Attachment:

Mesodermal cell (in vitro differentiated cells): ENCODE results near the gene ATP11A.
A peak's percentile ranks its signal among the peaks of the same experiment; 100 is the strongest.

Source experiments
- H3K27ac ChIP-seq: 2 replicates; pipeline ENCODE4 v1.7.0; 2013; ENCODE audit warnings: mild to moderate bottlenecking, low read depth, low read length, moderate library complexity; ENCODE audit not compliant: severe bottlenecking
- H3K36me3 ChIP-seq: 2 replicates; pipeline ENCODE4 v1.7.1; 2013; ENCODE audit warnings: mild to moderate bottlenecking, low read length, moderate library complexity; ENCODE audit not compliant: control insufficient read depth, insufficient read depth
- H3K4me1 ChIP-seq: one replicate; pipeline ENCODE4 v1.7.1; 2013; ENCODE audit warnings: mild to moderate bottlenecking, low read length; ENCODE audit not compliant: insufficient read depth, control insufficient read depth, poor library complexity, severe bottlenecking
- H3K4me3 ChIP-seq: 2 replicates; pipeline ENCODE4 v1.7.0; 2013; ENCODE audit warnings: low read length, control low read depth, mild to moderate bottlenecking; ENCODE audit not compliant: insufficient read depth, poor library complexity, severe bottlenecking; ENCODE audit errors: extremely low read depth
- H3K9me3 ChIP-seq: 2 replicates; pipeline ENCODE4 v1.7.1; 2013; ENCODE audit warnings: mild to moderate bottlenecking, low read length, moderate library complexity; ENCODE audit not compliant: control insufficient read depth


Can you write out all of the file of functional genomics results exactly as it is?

Mesodermal cell (in vitro differentiated cells): ENCODE results near the gene ATP11A.
A peak's percentile ranks its signal among the peaks of the same experiment; 100 is the strongest.

Source experiments
- H3K27ac ChIP-seq: 2 replicates; pipeline ENCODE4 v1.7.0; 2013; ENCODE audit warnings: mild to moderate bottlenecking, low read depth, low read length, moderate library complexity; ENCODE audit not compliant: severe bottlenecking
- H3K36me3 ChIP-seq: 2 replicates; pipeline ENCODE4 v1.7.1; 2013; ENCODE audit warnings: mild to moderate bottlenecking, low read length, moderate library complexity; ENCODE audit not compliant: control insufficient read depth, insufficient read depth
- H3K4me1 ChIP-seq: one replicate; pipeline ENCODE4 v1.7.1; 2013; ENCODE audit warnings: mild to moderate bottlenecking, low read length; ENCODE audit not compliant: insufficient read depth, control insufficient read depth, poor library complexity, severe bottlenecking
- H3K4me3 ChIP-seq: 2 replicates; pipeline ENCODE4 v1.7.0; 2013; ENCODE audit warnings: low read length, control low read depth, mild to moderate bottlenecking; ENCODE audit not compliant: insufficient read depth, poor library complexity, severe bottlenecking; ENCODE audit errors: extremely low read depth
- H3K9me3 ChIP-seq: 2 replicates; pipeline ENCODE4 v1.7.1; 2013; ENCODE audit warnings: mild to moderate bottlenecking, low read length, moderate library complexity; ENCODE audit not compliant: control insufficient read depth